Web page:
This year's first half wasn't great for the CCI. Earlier in 2010, commodities prices were consolidating sideways while the stock markets were still rallying. And then when the SPX corrected sharply in May and early June, the CCI followed it down to new 2010 lows. But ever since that early-June CCI bottom, commodities have been rallying strongly. In normal times, commodities stocks would have followed them higher and leveraged their gains. But lately they've mirrored the grinding SPX instead.
Interestingly, by early last month the CCI had actually fully recovered all its panic losses. Meanwhile the SPX had recovered most of its own, but still remained well behind the CCI's recovery. It is this development that drove today's commodity stock price anomaly. Since commodities stocks ignored the CCI's entire recent 17% rally over 3 months, they are now very undervalued relative to today's commodities prices.
In order to better understand the relative performances of the CCI and SPX since the panic, I indexed each. This renders them in perfectly comparable percentage terms and eliminates visual distortion. They are both set at 100 at their closes on the last trading day of August 2008, the eve of those 4 panic months. As each fell 10% it hit an index level of 90, 20% equals 80, and so on. This comparison is fascinating.
In those panic months, the percentage decay curve of the CCI was nearly identical to that of the SPX! This is startling and remarkable. Because of the CCI's geometric averaging across commodities and between individual contract months within commodities, it is usually slow to move. So, to see this particular heavily smoothed index match the SPX's first true panic plunge since 1907 is really extraordinary.
The SPX panic reached its nadir in late November 2008, and the CCI bottomed just 2 weeks later in early December. Ever since then commodities have been rallying on balance despite the secondary SPX low in early 2009. Just after the Obama Administration took office in January 2009, the SPX plunged sharply.
Why? Remember the arrogant Democrats attacking hard-working American investors, saying our huge tax burden was too low and they were hell bent on raising it? They were also advancing scary Marxist class-warfare doctrine, an abhorrent anti-American philosophy Obama continues to poisonously spew today. Thankfully the Democrats are about to pay a heavy price at the voting booths for their endless demonization of American small businessmen who have earned success and created most jobs.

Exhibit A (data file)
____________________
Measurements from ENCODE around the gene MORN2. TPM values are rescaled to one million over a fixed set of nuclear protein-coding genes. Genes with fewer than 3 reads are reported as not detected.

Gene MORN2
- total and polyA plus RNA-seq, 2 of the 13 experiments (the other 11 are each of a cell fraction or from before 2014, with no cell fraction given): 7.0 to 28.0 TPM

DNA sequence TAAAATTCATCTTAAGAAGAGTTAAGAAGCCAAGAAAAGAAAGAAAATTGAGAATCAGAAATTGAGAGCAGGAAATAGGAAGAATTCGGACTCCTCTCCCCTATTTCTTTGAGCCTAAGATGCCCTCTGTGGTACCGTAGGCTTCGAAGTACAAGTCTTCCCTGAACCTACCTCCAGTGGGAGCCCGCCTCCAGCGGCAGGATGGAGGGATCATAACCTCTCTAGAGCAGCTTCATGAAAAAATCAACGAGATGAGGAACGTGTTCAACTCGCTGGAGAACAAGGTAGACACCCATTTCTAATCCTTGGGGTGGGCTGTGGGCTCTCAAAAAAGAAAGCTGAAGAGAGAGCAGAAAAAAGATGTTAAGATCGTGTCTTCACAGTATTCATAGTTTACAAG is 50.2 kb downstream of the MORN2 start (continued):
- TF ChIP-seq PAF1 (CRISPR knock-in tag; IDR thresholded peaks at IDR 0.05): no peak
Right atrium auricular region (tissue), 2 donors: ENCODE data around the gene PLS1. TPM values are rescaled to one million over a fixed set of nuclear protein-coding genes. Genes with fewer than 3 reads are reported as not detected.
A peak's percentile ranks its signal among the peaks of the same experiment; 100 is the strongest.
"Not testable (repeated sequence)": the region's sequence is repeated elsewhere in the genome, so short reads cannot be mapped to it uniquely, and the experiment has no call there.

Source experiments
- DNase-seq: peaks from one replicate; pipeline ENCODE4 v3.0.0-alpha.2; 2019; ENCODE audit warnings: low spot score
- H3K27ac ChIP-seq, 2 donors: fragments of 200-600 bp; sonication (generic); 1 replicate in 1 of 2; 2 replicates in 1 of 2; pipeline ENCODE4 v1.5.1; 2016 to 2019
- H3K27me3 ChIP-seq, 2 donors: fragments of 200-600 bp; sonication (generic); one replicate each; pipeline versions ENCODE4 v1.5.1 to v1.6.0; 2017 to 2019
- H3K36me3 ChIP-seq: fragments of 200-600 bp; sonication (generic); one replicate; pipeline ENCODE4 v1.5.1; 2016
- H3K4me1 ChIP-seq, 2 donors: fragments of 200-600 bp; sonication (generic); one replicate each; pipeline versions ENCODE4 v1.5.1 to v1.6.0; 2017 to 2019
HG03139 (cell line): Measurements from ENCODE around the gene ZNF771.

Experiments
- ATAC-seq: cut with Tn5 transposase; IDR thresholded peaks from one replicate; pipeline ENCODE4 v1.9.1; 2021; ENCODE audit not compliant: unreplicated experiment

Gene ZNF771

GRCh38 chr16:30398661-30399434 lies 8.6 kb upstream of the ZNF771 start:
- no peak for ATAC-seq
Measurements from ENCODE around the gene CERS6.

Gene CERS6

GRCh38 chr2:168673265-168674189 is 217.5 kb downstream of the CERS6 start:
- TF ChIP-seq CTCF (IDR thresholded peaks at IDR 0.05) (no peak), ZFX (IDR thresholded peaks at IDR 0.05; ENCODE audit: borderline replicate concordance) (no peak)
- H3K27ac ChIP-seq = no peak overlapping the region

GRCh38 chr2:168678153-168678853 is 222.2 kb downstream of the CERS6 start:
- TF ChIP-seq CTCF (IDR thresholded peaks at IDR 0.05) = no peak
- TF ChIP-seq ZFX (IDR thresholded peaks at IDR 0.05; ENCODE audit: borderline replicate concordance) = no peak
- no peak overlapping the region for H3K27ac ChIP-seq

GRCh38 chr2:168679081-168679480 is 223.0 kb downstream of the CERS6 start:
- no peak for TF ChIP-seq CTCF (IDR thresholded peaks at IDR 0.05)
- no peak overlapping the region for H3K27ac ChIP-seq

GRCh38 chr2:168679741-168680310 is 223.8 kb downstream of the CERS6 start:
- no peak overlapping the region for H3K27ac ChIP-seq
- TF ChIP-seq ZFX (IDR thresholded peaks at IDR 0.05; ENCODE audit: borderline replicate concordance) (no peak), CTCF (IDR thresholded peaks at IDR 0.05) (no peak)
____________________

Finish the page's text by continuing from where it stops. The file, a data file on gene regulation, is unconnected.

Amazingly the stock markets were so ridiculous oversold by early March 2009 that not even the Democrat Despair could hold them down. As they started recovering in a fantastically profitable new cyclical bull, commodities prices followed them higher. There is a super-important psychological link between stock prices and commodities prices that all investors must understand in order to succeed.
The fortunes of the stock markets affect sentiment universally. When they are rising, everyone feels better even if they aren't investors themselves. When they are falling, everyone feels worse. Rising stock markets also make traders assume the global economic outlook must be improving. And the better the world economy looks, the faster global commodities demand will grow. So a rising stock market leads futures traders to bid up commodities prices, and vice versa. The SPX heavily influences the CCI.
But provocatively, the SPX often falls behind and lags commodities before surging rapidly to catch up again. We first saw this in early 2009 when Obama threatened the most massive federal-government growth and attacks on Americans' financial freedom that we've seen in decades. Nevertheless, by mid-2009 the SPX had caught up with the CCI in perfectly comparable indexed terms.
This disconnect happened again in late 2009, when the CCI surged higher decisively while the SPX reluctantly consolidated higher. But in early 2010 the SPX once again caught up with the CCI to match its post-panic performance perfectly. Though the CCI corrected a bit in early 2010, at the point where the SPX caught up to it general stocks were trading at their best levels since the stock panic and commodities weren't too far behind.
Once again for the third time in mid-2010, the SPX fell behind the CCI. While the CCI started rallying strongly in early June, the SPX just ground sideways in its anxiety-laden summer spawned by the healthy spring correction. The result, as you can see on this chart, is the biggest gap between absolute CCI and SPX performance that we've seen since early 2009. This gap is the anomaly that is so darned bullish for commodities stocks today.